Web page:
Today on Blogcritics
Home » The Ramble: Barry Bonds’ Game of Shadows Lawsuit Rejected By Judge

The Ramble: Barry Bonds’ Game of Shadows Lawsuit Rejected By Judge

Please Share...Tweet about this on Twitter0Share on Facebook0Share on Google+0Share on LinkedIn0Pin on Pinterest0Share on TumblrShare on StumbleUpon0Share on Reddit0Email this to someone

I am not a lawyer, nor do I play one on the Internet, and I don’t particularly care for lawyers either. But after reading and listening to the statements coming out of the Barry Bonds camp with regards to the details surrounding the Game of Shadows lawsuit, one thing is clear: the lawsuit has nothing to do with trying to prove that the drug allegations contained in Game of Shadows are false.

Bonds’ legal team filed a suit that claimed all parties associated with the book Game of Shadows should be held liable for publishing “illegally obtained grand jury transcripts.” So they are liable — not for libel — but for printing testimony from the grand jury?

When news of the suit was announced on Thursday, March 23, the statement from the Bonds camp said that Bonds “will seek andex parte application for a temporary restraining order…to obtain, in summary, disgorgement related to any profits related to or derived from the publication and distribution of the book.” In English this means that they don’t want to stop the book from being sold to the public, they just want to get all of the money that came from the book sales.

The lawsuit was filed under California’s Unfair Competition Law (CUCL).

Here’s a few interesting facts. An “ex parte application” means “from one side only with the other side absent or unrepresented.” Is it a surprise that the Bonds camp wouldn’t want to have to defend themselves against those who they are trying to silence?

CUCL is California’s most used consumer protection statute and it gets more popular each year, as it is used not only in issues of consumer protection, but in a wide range of other types of litigation. This law has been the subject of much controversy because lawyers have misused this law to extort fees from small businesses.

The following passage is from a review of CUCL done by the law firm of Stroock, Stroock & Lavan LLP.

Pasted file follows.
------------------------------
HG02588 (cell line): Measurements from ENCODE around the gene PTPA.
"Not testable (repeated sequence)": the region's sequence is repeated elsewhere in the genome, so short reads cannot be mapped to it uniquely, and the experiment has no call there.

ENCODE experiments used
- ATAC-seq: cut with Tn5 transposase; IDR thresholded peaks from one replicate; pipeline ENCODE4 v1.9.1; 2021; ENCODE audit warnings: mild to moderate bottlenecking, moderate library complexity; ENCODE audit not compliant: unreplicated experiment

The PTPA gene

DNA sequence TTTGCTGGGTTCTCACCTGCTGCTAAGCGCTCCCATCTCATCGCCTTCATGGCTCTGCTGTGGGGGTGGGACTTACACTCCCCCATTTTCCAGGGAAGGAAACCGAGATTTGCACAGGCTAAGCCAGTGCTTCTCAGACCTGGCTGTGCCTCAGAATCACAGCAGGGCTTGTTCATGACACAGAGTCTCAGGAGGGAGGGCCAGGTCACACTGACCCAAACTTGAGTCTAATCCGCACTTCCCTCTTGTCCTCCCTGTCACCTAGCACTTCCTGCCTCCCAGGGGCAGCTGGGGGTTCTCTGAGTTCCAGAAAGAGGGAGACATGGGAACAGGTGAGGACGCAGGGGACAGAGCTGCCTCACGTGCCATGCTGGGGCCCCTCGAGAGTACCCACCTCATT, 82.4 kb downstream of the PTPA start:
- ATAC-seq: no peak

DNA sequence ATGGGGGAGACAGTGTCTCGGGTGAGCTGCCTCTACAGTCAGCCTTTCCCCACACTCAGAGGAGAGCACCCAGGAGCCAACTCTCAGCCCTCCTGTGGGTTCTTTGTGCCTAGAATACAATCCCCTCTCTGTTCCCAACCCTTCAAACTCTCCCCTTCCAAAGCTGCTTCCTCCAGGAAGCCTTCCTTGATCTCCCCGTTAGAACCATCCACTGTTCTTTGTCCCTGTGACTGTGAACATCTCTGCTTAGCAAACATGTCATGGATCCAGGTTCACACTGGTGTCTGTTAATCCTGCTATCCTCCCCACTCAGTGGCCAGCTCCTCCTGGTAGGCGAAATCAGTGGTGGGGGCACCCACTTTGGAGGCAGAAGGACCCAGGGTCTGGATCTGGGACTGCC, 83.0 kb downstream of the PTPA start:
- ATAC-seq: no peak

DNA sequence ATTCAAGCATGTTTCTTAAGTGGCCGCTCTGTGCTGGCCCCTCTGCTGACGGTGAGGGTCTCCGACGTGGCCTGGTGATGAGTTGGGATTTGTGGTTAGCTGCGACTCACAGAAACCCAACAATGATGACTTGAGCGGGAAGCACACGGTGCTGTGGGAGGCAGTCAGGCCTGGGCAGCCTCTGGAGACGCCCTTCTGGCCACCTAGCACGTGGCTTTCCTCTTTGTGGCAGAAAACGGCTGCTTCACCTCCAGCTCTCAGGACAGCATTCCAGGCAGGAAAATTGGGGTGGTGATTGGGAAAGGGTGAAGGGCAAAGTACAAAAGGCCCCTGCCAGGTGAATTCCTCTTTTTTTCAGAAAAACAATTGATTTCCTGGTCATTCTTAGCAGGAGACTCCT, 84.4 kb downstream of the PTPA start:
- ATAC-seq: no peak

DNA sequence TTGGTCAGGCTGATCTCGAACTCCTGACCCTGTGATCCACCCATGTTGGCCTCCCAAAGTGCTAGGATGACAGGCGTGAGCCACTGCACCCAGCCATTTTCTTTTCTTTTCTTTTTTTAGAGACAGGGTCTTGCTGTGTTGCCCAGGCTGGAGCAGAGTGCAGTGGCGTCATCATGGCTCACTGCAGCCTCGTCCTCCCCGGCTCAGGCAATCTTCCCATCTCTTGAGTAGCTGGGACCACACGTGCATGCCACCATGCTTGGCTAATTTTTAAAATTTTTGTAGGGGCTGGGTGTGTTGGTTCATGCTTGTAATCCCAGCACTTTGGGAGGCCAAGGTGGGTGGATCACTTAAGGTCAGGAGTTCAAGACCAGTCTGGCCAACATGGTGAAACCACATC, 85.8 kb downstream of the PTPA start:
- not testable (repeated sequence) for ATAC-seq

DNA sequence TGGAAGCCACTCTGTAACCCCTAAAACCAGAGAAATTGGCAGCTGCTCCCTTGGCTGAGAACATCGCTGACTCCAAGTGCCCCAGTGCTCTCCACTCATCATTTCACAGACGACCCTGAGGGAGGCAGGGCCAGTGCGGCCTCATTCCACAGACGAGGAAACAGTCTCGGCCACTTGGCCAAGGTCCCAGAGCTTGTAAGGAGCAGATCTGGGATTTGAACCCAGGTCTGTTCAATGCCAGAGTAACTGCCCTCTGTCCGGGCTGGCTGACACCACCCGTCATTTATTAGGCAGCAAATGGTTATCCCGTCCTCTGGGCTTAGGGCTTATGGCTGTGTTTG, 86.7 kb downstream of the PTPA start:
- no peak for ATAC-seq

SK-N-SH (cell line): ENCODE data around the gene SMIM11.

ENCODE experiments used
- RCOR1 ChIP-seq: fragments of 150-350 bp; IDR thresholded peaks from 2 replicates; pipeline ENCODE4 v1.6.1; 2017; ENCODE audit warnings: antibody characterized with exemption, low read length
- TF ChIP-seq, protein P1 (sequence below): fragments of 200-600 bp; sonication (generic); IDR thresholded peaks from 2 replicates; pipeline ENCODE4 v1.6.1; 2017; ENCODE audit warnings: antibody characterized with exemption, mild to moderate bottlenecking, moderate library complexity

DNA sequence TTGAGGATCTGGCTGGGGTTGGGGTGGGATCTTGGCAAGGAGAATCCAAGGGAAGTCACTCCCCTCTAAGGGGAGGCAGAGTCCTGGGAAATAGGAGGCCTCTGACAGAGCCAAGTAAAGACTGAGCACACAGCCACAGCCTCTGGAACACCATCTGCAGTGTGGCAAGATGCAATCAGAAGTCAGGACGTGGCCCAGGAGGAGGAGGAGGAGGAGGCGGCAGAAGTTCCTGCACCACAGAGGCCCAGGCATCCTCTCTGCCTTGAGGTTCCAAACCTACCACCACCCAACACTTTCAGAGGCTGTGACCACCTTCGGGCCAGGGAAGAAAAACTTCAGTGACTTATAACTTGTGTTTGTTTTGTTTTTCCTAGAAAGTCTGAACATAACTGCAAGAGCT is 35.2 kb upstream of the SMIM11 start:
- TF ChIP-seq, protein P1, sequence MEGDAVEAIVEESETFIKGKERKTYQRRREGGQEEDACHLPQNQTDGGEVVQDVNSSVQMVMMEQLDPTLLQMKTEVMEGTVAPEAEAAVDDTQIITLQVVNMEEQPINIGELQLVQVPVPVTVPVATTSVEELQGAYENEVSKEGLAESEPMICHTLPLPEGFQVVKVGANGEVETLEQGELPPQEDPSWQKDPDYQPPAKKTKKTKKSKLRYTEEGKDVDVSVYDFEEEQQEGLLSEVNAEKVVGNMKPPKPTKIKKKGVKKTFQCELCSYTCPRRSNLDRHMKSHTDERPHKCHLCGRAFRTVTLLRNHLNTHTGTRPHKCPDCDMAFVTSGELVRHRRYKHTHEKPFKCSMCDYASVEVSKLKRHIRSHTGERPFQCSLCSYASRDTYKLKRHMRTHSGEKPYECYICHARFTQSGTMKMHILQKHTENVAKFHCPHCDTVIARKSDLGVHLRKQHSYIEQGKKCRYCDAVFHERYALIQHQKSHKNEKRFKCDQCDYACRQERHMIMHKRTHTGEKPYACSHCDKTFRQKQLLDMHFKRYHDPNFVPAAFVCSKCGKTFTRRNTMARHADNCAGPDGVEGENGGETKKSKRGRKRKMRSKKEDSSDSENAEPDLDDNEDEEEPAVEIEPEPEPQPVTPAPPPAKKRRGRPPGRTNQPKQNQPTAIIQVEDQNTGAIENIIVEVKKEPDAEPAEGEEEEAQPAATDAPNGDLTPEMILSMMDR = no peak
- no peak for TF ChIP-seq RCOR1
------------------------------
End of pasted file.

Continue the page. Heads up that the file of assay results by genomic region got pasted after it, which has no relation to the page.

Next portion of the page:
“The reach of (CUCL) is broad and imposing…Unlike other unfair and deceptive practice statutes, intent is irrelevant since a plaintiff is not required to show that the defendant actually intended to injure anyone. (emphasis added)

This whole approach stinks, but don’t just take my word for it.

Bruce Simon, Chairman of California’s State Bar Commission’s Committee on Unfair Competition and Anti-Trust Law said in an item that appeared on ESPN.com, “It’s a very ill-conceived lawsuit. I think the judge sees that.” The judge sees that, the bailiff sees that, my bookie sees that, for crying out loud.

But the gall of lawyers can never be overestimated, as evidenced by the letter sent from Bonds’ lawyers to a U.S. District Judge that said Game of Shadows authors Mark Fainaru-Wada and Lance Williams should have been held in contempt of court.

Try to read this without laughing out loud.

“The true victim is not Barry Bonds, but the sanctity and integrity of the grand jury process,” Bonds’ lawyers wrote to the judge, apparently unaware of their creation of inadvertent comedy.

So now that Judge James Warren has said this suit has little chance of success since free speech protections shelter the authors and other parties from the accusations of Bonds and Company, what can we expect?

My bet is that we’ll see a lot of bluster and nonsense. The Bonds legal team will attempt to impugn the reputations of all the authors, their motives, their sources and everything else, but will not file another suit.

By challenging the use of the grand jury transcripts and not what was said in them, Bonds’ lawyers seem to confirm what most of us already know.